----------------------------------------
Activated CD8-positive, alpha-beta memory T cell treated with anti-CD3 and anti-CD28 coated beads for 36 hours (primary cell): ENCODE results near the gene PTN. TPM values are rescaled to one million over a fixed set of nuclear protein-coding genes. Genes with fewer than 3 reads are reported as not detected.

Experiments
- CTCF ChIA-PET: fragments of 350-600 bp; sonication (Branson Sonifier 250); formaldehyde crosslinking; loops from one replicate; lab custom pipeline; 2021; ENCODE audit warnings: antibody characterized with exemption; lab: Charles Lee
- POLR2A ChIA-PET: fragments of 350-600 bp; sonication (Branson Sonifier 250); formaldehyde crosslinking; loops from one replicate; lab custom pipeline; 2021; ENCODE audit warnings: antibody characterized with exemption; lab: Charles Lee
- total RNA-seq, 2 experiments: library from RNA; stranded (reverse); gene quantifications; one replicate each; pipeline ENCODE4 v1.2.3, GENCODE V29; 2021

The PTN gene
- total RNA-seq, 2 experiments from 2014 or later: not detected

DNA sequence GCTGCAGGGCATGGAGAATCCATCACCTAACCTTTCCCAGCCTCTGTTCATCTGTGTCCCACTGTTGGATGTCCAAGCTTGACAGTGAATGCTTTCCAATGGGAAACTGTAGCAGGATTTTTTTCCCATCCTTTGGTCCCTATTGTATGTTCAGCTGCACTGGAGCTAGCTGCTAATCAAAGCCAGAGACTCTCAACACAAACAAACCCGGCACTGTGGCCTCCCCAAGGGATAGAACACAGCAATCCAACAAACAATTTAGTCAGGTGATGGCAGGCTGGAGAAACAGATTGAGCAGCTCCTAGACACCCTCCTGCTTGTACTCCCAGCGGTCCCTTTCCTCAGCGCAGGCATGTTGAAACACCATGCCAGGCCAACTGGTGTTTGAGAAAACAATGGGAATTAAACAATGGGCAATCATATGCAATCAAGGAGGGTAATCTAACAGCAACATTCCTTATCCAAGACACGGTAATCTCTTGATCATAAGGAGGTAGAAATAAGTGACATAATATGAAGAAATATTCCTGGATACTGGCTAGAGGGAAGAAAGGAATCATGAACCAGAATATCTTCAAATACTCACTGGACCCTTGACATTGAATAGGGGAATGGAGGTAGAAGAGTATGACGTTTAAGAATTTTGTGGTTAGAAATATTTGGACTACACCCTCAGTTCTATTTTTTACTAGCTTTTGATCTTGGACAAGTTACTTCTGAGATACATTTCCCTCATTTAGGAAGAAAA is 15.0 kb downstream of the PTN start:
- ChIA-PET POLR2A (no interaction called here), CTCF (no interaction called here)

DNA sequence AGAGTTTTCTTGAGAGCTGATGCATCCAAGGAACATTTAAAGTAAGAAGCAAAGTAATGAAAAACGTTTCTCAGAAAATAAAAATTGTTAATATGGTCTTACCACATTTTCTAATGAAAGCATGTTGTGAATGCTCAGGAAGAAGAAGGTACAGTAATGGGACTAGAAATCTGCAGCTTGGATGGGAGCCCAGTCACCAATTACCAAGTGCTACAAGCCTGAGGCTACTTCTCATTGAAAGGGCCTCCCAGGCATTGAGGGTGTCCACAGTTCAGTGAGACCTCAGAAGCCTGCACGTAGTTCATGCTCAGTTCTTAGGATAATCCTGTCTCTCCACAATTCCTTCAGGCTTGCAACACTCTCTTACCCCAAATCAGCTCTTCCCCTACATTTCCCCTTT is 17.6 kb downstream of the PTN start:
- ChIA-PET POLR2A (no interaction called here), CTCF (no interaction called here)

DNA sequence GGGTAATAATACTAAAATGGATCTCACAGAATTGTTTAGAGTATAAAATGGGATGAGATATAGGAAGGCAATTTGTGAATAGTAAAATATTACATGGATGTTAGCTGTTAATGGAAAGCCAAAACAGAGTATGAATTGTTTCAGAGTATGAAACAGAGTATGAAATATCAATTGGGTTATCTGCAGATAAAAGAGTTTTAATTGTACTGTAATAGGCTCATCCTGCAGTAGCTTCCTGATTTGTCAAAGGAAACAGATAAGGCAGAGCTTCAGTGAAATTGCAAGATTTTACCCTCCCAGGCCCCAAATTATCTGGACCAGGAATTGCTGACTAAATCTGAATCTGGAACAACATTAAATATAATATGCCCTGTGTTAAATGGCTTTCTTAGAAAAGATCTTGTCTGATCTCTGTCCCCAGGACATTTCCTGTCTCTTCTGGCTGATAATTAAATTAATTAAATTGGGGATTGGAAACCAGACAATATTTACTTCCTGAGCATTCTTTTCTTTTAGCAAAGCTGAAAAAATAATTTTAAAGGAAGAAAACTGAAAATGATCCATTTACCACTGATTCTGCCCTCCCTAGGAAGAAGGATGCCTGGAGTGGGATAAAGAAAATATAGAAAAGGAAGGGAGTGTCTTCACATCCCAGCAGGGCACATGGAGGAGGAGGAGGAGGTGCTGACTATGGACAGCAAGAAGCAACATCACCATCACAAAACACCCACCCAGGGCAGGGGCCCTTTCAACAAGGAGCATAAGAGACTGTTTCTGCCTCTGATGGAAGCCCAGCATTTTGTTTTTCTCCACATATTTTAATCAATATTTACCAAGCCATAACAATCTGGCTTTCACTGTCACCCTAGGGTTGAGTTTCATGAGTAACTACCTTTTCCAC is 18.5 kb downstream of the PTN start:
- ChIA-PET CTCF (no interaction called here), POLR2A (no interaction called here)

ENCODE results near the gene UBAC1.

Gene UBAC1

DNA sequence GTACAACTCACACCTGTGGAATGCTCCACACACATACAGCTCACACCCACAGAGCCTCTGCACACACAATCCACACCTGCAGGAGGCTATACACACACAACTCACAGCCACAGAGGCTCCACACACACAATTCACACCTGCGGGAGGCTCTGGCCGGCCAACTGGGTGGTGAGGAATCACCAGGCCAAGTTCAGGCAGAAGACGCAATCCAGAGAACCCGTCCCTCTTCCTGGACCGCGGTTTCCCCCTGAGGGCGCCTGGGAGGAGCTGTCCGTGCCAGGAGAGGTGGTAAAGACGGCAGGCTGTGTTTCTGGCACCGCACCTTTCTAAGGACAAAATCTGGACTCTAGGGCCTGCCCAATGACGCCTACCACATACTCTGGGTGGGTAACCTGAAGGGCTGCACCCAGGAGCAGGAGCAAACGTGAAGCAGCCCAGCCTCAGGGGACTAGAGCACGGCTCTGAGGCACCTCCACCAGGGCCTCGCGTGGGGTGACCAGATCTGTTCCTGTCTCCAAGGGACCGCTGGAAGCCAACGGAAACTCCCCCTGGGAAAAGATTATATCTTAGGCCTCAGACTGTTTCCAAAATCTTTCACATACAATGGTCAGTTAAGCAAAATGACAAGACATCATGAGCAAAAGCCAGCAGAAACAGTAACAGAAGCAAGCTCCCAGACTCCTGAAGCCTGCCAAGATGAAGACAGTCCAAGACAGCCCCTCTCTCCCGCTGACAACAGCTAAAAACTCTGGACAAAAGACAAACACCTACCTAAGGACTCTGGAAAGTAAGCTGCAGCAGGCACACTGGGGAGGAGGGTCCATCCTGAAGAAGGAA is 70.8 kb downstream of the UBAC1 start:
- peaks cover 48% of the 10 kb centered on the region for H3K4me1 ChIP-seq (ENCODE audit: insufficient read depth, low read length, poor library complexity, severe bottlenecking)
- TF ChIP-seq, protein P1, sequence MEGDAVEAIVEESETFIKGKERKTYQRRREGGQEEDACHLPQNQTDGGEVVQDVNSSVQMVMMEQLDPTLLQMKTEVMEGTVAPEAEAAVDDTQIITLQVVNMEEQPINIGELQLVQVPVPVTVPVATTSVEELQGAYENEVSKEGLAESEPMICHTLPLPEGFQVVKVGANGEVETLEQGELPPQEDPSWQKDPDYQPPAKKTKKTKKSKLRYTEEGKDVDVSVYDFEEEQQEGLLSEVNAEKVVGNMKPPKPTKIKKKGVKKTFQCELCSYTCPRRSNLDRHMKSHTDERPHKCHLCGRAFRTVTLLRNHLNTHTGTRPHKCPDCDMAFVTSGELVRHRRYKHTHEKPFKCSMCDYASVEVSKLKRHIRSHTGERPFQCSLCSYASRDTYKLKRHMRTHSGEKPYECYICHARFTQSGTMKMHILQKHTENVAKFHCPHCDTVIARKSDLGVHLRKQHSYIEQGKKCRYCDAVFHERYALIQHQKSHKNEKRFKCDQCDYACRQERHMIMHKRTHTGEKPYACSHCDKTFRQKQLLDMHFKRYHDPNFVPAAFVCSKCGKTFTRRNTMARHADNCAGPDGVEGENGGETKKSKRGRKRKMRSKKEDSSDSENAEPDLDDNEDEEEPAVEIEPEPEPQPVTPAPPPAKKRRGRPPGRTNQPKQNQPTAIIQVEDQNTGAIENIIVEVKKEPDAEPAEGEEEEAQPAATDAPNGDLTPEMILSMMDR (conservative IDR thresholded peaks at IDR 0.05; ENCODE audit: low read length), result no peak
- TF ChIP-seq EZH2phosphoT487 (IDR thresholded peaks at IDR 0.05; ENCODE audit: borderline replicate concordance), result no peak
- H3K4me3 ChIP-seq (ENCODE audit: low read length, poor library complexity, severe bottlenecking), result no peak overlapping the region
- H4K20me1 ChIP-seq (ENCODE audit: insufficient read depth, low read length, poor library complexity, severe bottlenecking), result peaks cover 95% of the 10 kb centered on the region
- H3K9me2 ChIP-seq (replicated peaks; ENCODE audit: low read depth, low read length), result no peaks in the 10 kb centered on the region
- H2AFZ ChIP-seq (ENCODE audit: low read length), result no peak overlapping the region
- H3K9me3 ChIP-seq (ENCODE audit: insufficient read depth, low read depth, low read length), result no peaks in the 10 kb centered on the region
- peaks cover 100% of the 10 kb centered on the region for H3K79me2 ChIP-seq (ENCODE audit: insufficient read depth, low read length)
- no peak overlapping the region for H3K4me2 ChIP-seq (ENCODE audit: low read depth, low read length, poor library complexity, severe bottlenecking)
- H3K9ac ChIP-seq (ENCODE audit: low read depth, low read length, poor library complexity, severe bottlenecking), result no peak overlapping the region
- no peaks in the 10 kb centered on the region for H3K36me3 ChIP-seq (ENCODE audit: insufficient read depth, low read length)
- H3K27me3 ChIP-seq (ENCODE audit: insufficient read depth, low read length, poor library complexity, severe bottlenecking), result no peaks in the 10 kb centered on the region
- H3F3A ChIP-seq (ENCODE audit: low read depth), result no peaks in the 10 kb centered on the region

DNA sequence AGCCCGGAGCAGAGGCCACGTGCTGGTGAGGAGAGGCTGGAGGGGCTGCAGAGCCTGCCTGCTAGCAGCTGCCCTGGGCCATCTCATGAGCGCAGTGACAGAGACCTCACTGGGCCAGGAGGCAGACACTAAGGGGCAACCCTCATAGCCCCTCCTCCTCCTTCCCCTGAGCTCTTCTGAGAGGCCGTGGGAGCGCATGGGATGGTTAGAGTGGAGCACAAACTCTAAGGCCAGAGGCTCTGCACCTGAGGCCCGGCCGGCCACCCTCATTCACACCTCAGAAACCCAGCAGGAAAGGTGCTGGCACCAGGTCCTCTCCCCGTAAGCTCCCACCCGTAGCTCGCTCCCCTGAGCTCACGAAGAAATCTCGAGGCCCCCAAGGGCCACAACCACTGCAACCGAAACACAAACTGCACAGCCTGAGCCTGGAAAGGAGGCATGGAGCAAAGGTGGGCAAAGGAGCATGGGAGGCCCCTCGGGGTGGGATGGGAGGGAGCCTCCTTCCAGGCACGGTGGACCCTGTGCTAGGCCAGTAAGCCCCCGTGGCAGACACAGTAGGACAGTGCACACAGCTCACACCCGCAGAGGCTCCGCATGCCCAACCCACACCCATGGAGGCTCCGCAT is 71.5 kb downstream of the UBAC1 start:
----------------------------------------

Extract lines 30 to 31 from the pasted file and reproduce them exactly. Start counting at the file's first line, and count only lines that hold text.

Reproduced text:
- H3F3A ChIP-seq (ENCODE audit: low read depth), result no peaks in the 10 kb centered on the region

DNA sequence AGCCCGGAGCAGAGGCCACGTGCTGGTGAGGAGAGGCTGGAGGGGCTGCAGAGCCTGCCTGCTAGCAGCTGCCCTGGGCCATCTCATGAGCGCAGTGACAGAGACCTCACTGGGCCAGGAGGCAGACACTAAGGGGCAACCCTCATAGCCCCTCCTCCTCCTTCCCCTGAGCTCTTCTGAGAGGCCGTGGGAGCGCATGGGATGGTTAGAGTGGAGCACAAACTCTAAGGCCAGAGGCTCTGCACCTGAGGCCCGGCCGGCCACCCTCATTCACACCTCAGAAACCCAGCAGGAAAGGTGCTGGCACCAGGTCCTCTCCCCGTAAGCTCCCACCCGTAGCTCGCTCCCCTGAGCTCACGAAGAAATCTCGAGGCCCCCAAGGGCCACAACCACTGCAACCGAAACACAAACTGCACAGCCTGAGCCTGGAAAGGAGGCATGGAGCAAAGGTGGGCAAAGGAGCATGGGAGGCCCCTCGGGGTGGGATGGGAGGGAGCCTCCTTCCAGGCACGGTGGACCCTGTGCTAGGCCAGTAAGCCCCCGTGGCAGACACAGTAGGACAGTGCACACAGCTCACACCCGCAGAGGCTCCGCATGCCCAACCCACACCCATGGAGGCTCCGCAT is 71.5 kb downstream of the UBAC1 start: